There are two types of Dodgers fans: The ones who love Dodger baseball and the ones who really just love having a Dodger Dog and a beer at Chavez Ravine. After visiting the new SoFi Stadium, we think that same logic could be the case for a whole lot of Rams and Chargers fans, too.
When fans will actually be able to visit the new Inglewood stadium is another question entirely, and one we should probably tackle first. Though the Rams will hit the turf at SoFi this Sunday, you almost surely won’t be able to watch a game there any time soon (the official word from the teams is “until further notice”). Even if L.A. were to barrel through California’s new four-tier reopening plan by the fall, it still—as currently written—doesn’t allow for spectators at professional sports games.
So we don’t know what it feels like to hear the roar of a touchdown at SoFi, but we do know what it feels like to step inside, and it’s simply unlike any other stadium in L.A.—or really anywhere for that matter.
For starters, it’s massive—and now the largest in the NFL. The stadium itself is about the size of the Silver Lake Reservoir (sans the adjacent Ivanhoe Reservoir), and the surrounding Hollywood Park plot is over three times the size of Disneyland Park. The comparisons to those two spots run deeper than just size, too: The stadium is flanked by a lake and over 20 acres of year-round public park space, and—if all goes according to plan—by 2022 it’ll be surrounded by a shopping district, residences, a hotel and offices (but for now it’s mostly just surrounded by about 10 parking lots).
It also somehow successfully translates L.A.’s ubiquitous indoor-outdoor vibes into a 70,000-person football stadium (with a capacity that can expand as high as 100,000, presumably for events like concerts). A translucent plastic skin over the entire structure allows for plenty of natural light but keeps it diffuse (the midday sun during our tour felt far less punishing than at an open-air stadium). For some cross ventilation, a series of 16 panels that measure 60 feet by 60 feet can be open and closed.
The outdoor feel really comes down to the open-air access points into SoFi. Stadium specialists HKS describe their design for these grand entrances as “canyons,” and that’s not just a talking point: Quintessentially Californian landscaping, the soaring canopy and some surprising elevation changes echo the vastness of L.A.’s canyons. Speaking of that elevation, due to height restrictions imposed by its nearness to LAX, the stadium’s field sits 100 feet below grade—so the ground-level entry actually opens onto the breezy sixth floor of the eight-level stadium. Even that high up, each stacked concourse still feels incredibly close to the field, especially compared to the long sloping stands of the L.A. Memorial Coliseum or the Rose Bowl.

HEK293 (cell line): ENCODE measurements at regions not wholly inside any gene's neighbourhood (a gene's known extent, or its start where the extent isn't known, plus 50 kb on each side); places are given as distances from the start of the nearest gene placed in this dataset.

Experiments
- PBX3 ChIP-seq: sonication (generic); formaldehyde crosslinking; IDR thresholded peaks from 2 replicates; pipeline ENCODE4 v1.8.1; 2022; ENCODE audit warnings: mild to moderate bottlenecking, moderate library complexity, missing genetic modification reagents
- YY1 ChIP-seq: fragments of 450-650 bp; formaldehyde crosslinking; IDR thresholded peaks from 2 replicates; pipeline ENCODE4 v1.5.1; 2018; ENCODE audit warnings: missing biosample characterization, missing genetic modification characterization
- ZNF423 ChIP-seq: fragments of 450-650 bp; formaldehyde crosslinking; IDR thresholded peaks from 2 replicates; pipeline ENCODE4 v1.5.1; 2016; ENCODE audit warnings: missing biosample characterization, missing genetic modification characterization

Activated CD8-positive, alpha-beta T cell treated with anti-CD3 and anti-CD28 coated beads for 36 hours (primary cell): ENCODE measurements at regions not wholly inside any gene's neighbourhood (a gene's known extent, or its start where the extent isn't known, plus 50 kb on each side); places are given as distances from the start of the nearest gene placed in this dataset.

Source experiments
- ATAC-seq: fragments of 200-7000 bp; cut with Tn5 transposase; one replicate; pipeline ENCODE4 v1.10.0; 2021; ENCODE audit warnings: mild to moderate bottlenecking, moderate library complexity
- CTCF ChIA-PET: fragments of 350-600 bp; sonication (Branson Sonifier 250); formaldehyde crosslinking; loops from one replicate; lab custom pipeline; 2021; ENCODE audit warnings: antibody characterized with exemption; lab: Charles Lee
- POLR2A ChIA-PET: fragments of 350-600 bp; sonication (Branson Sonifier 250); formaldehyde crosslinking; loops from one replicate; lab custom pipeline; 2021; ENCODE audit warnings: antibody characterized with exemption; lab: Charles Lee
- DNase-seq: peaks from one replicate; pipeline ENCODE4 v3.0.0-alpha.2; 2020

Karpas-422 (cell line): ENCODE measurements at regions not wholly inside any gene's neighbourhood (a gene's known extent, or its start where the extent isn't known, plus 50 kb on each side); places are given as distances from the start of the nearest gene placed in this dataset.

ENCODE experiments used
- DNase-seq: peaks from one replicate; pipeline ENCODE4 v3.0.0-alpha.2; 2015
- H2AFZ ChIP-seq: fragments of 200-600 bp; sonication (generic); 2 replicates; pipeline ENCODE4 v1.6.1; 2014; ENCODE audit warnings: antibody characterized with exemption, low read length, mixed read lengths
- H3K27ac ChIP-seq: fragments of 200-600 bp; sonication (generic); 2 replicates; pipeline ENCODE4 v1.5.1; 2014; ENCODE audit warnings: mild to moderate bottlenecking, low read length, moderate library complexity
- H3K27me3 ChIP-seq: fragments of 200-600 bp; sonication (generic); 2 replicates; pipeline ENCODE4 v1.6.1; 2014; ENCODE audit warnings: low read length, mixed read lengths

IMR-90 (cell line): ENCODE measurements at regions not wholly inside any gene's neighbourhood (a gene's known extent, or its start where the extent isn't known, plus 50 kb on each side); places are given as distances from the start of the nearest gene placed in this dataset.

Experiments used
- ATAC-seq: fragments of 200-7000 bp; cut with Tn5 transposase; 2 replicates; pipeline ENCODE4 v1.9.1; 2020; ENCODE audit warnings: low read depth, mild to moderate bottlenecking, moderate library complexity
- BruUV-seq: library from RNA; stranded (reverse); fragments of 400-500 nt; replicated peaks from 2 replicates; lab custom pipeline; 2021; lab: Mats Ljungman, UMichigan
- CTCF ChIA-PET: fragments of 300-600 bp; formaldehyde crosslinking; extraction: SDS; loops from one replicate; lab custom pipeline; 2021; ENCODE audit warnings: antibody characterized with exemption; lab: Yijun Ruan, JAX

We can’t believe we’ve made it this far without mentioning the scoreboard. Sure, if you want to just stare at a screen and watch football you can do that from home. But we seriously can’t get over just how cool the double-sided 360-degree display is. It’s literally the size of a football field (slightly larger, actually). No matter what level or side of the field we were on, we always had a clear view of its inner or outer ring. But with heights that range from 20 to 40 feet, it also never seemed overly obstructive or distracting (unlike, say, a stadium like Dallas, which looks like it’s had a colossal TV bolted to the ceiling).
Premium seating occupies about 20% of the stadium, and much of our tour was spent walking through SoFi’s many private clubs and suites—places that, even when fans are allowed again, your average ticket holder won’t be able to access. That means no champagne bar or no field level cabana. (Side note: Almost every lounge area seemed to feature beaded curtains or strands, which felt a little casino chic.) But that’s no matter: The top-down view and open-air backdrop make the main concourses seem like they’re the place to be.
As best as we can tell, the food vendors are all generically named for now, save for something like a Corona-branded lounge. And though menus and prices were posted (we’d say they’re typical double-digit stadiums prices), it’s barely even worth tackling in detail yet since who knows when you’ll actually be able to order a taco there.
And that brings us back to the fact that SoFi Stadium will open sans spectators, and that we really have to qualify everything with “eventually.” Eventually it’ll host the Super Bowl LVI in 2022, when the first phase of Hollywood Park’s retail expansion could be completed. SoFi will host the College Football National Championship in 2023 and Olympic opening and closing ceremonies in 2028, the same year the stadium is expected to be hooked up to Inglewood’s forthcoming people mover. And eventually fans will be able to watch the Rams and Chargers play there. But whenever that day comes, we think Angelenos will fall in love pretty quickly.